RESULTS

Population structure

Population structure of A. malybo in the six forest fragments near Chimichagua showed very different trends. Two relics (4 and 6) did not have seedlings, and in two other (1 and 2) there were fewer seedlings than adults (figure 1); only in two relics (3 and 5) was the proportion of seedlings greater than that of adults; the latter relics have a continuous canopy cover (table 1). There were no juveniles in relic 2, and all other fragments their number was lower than that adults (figure 2).  Overage density among all the relicts was 245 (S.D. = 135, n = 6); the highest density was found in relics 3 and 5, which had a continuous canopy cover, and harbored 320 and 460 palms/ha, respectively.

Demographic parameters

Size of A. malybo, as defined by the number of main veins in the youngest leaf, ranged between 4 veins in the first seedling leaf and 112 in adult palms. As shown in figure 2a, increase in the number of veins is constant during the juvenile stages; in adults, however, vein increase tends to be lower in older individuals. Similarly, survival of individuals is related to their size, with seedlings and young juveniles being less likely to survive than adults (figure 2b). Reproduction was also related to size, increasing as individuals grow (figure 2c). The first reproduction was observed in individuals with about 63 main veins.

Age estimates (table 2) indicated that at our study site A. malybo passes 8 years in the seedling stage, 24 years in the juvenile stage, and begins to develop reproductive structures when the palm is 32 years old. After this time, the palm can survive for at least another 32 years, although it probably lives for more than 100 years.

Results of modeling

Transient dynamics simulations on the IPM show that the population of A. malybo would grow for the next 20 years, with a growth rate of 1.07084 (CI 1.07078-1.07090). Under the scenario of removing individuals of any size class, the population grows for the first two or three years, then remains steady, and finally decreases (figure 3a). When 5% of the individuals are removed (i.e. 17 individuals of any size per ha per year), population growth ceases for the next 20 years; when 10% or 20% of the individuals are removed, the population decreases, with a trend to disappearing within the 20 next years (figure 3a). On the other hand, our simulations show that any increase in seedling growth or survival would lead to population growth within the next 20 years (figure 3b).

The studied population of A. malybo produces ca. 35 spear leaves/ha/year. This figure will increase in the coming 20 years, as the population itself is growing (figure 4). Our simulations show that spear leaf production would decrease dramatically as the percentage of palms removed increases. When more than 20% of the individuals (i.e. ca. 60-70 palms of any size) are removed, spear leaf production would cease altogether after 12-14 years. On the other hand, a simulated increase of seedling growth/survival, whatever the proportion, would not still increase spear leaf production within 20 years.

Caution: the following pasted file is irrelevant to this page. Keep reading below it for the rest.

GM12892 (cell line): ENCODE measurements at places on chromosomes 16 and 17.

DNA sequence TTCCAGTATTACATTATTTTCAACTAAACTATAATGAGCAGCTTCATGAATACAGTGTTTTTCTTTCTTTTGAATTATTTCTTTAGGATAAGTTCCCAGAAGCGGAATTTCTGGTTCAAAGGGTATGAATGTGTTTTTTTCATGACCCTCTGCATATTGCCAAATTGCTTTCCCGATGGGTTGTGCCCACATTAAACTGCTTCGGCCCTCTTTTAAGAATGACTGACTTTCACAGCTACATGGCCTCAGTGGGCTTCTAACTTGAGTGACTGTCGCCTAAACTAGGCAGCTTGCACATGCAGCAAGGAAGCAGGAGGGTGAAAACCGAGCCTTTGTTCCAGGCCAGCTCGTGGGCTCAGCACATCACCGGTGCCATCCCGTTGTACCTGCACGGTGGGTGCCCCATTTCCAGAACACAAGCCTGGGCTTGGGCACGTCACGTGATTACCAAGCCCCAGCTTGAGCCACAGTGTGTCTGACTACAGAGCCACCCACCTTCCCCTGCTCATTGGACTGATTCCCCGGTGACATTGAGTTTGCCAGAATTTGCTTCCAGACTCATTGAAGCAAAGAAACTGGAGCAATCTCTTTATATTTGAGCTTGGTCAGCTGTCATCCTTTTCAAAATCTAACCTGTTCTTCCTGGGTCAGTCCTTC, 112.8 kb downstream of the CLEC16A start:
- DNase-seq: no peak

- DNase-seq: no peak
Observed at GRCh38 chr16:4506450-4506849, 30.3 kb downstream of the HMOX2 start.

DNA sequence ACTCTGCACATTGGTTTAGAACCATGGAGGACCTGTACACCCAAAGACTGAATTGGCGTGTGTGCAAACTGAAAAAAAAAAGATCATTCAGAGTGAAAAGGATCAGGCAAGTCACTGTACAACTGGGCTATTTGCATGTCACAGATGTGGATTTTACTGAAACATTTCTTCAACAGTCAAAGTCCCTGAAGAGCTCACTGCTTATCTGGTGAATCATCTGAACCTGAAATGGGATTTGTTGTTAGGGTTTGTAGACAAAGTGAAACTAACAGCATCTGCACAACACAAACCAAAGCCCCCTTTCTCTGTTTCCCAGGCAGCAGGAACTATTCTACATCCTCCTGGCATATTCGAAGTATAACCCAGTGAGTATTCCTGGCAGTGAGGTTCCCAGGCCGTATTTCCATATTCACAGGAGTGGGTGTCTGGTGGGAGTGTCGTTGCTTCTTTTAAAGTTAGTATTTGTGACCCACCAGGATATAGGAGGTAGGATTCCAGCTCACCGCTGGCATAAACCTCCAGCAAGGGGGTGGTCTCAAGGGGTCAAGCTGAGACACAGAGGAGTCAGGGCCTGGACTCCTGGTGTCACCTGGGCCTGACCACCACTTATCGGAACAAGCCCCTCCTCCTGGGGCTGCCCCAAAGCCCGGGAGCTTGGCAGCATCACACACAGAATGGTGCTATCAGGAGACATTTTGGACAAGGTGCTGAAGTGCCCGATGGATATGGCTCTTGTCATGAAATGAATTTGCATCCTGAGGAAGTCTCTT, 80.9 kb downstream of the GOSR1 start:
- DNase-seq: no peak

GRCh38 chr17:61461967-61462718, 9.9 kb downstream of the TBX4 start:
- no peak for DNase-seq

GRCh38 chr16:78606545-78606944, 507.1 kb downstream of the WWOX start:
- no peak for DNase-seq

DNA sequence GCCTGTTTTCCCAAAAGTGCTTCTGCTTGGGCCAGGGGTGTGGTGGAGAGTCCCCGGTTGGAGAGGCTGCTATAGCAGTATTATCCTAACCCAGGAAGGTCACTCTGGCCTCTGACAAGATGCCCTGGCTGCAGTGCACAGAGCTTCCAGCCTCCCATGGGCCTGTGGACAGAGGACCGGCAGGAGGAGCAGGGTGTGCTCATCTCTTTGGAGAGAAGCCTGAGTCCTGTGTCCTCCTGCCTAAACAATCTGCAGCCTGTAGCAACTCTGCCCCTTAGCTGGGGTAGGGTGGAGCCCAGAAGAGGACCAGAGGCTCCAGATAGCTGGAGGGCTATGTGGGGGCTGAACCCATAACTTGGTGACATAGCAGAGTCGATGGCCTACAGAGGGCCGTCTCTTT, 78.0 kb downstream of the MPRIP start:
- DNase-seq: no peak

DISCUSSION

The short period of observations of the studied population (one year) might affect estimation of vital rates, for example, adult mortality. This is a common shortcoming in the study of long-lived plants, but there are good reasons to think that it does not affect our conclusions. First, population studies in other Astrocaryum species have shown that vital rates do not differ significantly between consecutive years (García et al., 2016). Additionally, a population study of Chamaedorea radicalis showed that the trends found in two years did not differ substantially from those found in six years (Endress et al., 2006). Because of this, we consider that the described trends do represent the situation of Astrocaryum malybo in the study area.

The demographic structure of populations has been used as an indicator of their conservation status and of the impact caused by the harvest of NTFP (Hall & Bawa, 1993). A population including individuals in all size classes, with a predominance of seedlings and a progressive decrease in the proportion of individuals in higher classes, is considered to be well conserved and growing (Hall & Bawa, 1993; Galeano et al., 2010). Under natural conditions, palm populations have been found to have this kind of structure (Galeano et al., 2010), and any deviations in the proportion of individuals per size class can be interpreted as the result of processes affecting the population (Thompson et al., 2009; Galeano et al., 2010; García et al., 2016; Andrade-Erazo & Galeano, 2016).

Population structure of Astrocaryum malybo at all of our study plots shows alterations in the proportion of individuals throughout the size classes. In particular, there is a reduction in the proportion of seedlings or, in some cases, they are even missing altogether. This pattern, typical of populations with low regeneration, is probably related to the poor condition of the forest patches where the palm grows. The negative impact of cattle on seedling survival has been documented for another palm species in neighboring areas (Andrade-Erazo & Galeano, 2016). The highest proportion of A. malybo seedlings in our plots (figure 1) was found in the two best-preserved forest relics near Chimichagua (table 1), where the vegetation still has a closed canopy. These plots had also the highest population growth rates, which supports the usefulness of structure as a proxy for population health in this species.

Although the studied population of A. malybo is growing at an annual rate of 7.1%, which is much faster than that found in rain forest species of Astrocaryum (García et al., 2016), the annual death toll required to stop population growth (34 individuals/ha) is relatively low. Death of seedlings by cattle trampling in the unprotected forest remnants could easily cause such toll.